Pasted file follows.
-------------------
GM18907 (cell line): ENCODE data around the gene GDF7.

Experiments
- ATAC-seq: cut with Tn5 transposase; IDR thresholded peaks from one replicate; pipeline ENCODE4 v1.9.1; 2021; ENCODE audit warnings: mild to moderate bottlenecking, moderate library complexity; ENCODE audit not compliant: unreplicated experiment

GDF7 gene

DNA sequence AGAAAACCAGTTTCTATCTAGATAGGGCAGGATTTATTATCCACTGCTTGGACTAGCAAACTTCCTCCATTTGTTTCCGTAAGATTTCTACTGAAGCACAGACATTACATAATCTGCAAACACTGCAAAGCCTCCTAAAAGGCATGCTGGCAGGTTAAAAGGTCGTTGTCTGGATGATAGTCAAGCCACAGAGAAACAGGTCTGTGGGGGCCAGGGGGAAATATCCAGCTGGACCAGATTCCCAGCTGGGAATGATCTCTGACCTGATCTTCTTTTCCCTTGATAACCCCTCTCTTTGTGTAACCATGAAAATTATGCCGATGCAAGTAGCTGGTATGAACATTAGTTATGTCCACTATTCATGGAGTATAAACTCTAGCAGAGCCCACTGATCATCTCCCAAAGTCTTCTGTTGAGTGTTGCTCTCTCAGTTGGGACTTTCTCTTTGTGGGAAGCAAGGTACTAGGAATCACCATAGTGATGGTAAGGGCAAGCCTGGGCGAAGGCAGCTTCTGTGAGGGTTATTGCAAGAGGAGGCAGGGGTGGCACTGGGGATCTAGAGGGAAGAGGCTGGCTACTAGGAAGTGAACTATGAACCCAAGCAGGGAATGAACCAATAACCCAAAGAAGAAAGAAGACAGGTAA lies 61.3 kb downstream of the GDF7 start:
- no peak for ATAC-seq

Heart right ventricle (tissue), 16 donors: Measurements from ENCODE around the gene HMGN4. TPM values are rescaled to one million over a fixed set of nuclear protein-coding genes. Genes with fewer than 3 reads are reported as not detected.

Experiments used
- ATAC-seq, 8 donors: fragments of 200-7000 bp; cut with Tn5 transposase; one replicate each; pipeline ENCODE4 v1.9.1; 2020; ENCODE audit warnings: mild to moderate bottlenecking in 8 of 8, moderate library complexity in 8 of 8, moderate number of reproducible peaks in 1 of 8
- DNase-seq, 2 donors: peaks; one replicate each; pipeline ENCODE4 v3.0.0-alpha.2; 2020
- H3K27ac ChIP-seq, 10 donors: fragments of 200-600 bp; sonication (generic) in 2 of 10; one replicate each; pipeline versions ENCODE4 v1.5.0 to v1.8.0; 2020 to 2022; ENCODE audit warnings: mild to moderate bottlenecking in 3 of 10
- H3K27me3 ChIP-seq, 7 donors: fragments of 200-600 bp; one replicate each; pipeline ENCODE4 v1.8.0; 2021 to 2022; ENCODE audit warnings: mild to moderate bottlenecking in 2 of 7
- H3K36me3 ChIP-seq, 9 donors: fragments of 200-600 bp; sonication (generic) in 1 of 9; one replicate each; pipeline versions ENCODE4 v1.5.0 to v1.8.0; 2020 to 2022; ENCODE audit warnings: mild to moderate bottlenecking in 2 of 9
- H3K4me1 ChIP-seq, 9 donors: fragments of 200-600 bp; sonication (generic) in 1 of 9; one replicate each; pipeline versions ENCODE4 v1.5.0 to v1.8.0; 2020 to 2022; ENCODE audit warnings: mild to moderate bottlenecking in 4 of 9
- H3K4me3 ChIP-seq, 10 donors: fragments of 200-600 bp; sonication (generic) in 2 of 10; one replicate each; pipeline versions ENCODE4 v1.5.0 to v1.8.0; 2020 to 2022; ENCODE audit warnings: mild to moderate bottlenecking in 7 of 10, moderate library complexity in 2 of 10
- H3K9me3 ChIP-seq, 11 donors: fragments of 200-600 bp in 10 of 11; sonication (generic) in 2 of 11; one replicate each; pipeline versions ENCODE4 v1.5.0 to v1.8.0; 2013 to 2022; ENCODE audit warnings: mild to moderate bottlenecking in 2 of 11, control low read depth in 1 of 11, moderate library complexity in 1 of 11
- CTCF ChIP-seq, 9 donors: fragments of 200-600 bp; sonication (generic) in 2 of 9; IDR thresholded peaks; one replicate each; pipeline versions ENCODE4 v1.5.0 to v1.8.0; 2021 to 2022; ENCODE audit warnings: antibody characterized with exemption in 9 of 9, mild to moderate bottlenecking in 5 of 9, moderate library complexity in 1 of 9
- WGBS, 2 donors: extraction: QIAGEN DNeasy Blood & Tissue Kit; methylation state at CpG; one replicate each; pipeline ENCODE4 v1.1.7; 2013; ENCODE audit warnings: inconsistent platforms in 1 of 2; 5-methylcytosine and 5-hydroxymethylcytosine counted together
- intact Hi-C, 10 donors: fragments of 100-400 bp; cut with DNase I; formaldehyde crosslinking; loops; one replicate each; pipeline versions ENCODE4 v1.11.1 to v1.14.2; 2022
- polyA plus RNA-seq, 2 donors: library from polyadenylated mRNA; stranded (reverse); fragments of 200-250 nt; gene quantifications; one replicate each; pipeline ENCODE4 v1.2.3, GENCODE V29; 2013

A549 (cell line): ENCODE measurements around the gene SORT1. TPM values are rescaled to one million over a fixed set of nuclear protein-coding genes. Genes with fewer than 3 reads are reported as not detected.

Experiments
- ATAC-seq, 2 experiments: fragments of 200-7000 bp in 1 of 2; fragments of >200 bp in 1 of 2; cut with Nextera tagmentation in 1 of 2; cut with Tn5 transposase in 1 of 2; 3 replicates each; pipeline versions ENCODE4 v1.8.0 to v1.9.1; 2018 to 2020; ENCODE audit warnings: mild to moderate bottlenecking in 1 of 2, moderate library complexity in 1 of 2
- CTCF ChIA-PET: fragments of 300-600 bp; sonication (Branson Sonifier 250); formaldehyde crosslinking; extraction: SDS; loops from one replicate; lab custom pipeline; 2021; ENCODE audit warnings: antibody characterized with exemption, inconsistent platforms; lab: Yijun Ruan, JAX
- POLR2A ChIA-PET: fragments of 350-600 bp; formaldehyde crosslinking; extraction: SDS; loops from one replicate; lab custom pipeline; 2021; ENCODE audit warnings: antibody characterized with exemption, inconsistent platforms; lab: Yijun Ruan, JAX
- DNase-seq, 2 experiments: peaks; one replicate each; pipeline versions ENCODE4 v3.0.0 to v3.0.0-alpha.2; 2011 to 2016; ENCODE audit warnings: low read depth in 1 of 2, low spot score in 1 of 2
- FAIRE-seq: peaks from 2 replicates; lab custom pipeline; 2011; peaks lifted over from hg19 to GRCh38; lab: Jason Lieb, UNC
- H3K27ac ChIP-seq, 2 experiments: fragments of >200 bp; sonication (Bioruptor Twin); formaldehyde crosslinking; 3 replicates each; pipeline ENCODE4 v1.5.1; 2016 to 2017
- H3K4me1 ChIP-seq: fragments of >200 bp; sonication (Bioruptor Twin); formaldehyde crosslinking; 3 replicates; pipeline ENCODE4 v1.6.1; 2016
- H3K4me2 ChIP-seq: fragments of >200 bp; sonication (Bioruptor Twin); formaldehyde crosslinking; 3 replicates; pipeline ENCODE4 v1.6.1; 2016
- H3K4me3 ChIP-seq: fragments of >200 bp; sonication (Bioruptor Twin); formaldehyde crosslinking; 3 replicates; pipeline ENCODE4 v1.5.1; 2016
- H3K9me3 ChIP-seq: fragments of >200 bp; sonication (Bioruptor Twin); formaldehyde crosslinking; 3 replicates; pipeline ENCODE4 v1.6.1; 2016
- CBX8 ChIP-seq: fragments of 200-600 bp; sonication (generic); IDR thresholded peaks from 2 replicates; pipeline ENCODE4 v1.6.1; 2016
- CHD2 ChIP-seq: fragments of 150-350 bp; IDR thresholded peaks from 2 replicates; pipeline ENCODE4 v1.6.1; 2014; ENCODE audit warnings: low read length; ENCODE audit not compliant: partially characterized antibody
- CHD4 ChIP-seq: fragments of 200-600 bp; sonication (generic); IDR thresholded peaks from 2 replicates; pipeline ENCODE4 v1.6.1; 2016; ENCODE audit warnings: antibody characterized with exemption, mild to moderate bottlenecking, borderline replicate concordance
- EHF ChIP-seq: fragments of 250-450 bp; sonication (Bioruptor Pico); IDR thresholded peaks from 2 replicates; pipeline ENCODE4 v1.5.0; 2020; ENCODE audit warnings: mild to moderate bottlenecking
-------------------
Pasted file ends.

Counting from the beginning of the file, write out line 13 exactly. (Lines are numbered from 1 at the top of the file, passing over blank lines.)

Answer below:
- H3K36me3 ChIP-seq, 9 donors: fragments of 200-600 bp; sonication (generic) in 1 of 9; one replicate each; pipeline versions ENCODE4 v1.5.0 to v1.8.0; 2020 to 2022; ENCODE audit warnings: mild to moderate bottlenecking in 2 of 9